Relation Nouvelle d'un Voyage de Constantinople
Shoults Fb 1680 G
Paris: Damien Foucault
At its peak, in the Middle Ages, Constantinople (Istanbul) was the richest and largest city in Europe. Its strategic position between trade routes also formed a significant religious divide between Christianity (the West) and Islam (the East). Although named Istanbul (derived from the Greek ‘στην Πόλη’, meaning ‘in the city’ or ‘to the city’) after the Ottomans took possession in 1453, the French traveller and artist Guillaume-Joseph Grelot persisted with the older name. This first edition account of his travels to Constantinople in 1680 is replete with illustrations, leading one scholar – Michèle Longino – to term it a ‘coffee-table book’. Perhaps the first. The engraving of the city, named after the Roman emperor Constantine I, is but one outstanding image of many within the book.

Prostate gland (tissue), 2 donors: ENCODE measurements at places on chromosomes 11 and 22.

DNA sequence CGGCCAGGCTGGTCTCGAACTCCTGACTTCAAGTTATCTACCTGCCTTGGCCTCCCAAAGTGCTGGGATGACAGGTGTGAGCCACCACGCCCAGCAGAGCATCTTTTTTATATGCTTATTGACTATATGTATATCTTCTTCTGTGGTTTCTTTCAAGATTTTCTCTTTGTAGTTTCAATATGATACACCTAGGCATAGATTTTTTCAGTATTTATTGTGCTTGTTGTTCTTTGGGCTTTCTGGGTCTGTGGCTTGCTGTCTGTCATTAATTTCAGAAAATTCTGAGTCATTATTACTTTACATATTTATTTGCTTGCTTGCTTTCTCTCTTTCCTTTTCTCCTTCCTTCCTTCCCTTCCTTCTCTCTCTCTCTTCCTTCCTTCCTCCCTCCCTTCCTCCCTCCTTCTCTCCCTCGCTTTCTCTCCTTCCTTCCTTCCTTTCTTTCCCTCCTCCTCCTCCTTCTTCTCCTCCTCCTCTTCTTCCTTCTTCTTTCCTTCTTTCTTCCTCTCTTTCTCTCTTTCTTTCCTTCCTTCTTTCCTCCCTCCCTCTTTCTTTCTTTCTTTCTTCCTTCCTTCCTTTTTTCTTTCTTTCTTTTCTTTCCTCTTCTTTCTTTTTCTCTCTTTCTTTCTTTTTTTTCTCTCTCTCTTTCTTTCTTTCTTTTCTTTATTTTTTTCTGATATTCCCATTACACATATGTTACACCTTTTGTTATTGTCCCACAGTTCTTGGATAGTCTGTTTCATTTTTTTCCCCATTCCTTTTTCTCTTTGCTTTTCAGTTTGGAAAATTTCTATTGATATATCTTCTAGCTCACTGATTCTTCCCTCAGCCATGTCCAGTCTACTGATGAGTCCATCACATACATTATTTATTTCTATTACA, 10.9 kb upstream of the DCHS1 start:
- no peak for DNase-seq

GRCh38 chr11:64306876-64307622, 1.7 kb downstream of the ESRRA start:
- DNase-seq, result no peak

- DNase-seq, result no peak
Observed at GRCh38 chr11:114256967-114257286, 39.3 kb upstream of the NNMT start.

[Guillaume-Joseph Grelot], “Relation Nouvelle d'un Voyage de Constantinople,” ourheritage.ac.nz | OUR Heritage, accessed May 27, 2018, http://ourheritage.ac.nz/items/show/10720.
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